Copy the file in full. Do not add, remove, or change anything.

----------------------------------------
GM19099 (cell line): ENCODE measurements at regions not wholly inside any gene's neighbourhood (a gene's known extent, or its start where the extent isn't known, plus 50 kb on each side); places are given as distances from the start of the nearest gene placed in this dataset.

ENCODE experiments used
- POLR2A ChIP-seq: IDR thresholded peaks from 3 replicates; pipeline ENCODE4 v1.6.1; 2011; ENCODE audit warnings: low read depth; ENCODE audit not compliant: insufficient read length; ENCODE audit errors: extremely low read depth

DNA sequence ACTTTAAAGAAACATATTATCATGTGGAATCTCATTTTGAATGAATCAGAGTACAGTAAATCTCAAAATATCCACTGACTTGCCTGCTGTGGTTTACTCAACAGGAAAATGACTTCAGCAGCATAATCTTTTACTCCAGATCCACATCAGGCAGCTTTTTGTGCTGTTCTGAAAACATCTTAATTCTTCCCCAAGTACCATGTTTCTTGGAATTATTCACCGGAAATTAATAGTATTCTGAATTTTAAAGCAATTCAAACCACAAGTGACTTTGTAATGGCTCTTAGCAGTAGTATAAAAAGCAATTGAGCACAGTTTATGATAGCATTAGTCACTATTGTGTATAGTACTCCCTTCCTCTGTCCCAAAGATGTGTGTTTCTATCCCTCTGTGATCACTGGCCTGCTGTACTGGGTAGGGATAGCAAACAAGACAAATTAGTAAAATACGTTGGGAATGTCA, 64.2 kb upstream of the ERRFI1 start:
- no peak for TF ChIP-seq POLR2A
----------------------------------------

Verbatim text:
GM19099 (cell line): ENCODE measurements at regions not wholly inside any gene's neighbourhood (a gene's known extent, or its start where the extent isn't known, plus 50 kb on each side); places are given as distances from the start of the nearest gene placed in this dataset.

ENCODE experiments used
- POLR2A ChIP-seq: IDR thresholded peaks from 3 replicates; pipeline ENCODE4 v1.6.1; 2011; ENCODE audit warnings: low read depth; ENCODE audit not compliant: insufficient read length; ENCODE audit errors: extremely low read depth

DNA sequence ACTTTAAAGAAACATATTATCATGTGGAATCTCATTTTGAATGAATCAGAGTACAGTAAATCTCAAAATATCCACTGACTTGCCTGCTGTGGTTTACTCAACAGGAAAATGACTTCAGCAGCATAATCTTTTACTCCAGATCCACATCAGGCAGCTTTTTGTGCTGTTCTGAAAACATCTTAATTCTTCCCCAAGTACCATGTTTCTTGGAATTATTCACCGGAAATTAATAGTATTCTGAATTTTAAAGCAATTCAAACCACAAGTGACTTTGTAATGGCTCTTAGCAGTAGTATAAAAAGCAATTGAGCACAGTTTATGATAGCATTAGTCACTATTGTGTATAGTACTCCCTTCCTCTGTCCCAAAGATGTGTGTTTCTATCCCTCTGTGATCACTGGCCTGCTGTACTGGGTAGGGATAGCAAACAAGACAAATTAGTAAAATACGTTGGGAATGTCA, 64.2 kb upstream of the ERRFI1 start:
- no peak for TF ChIP-seq POLR2A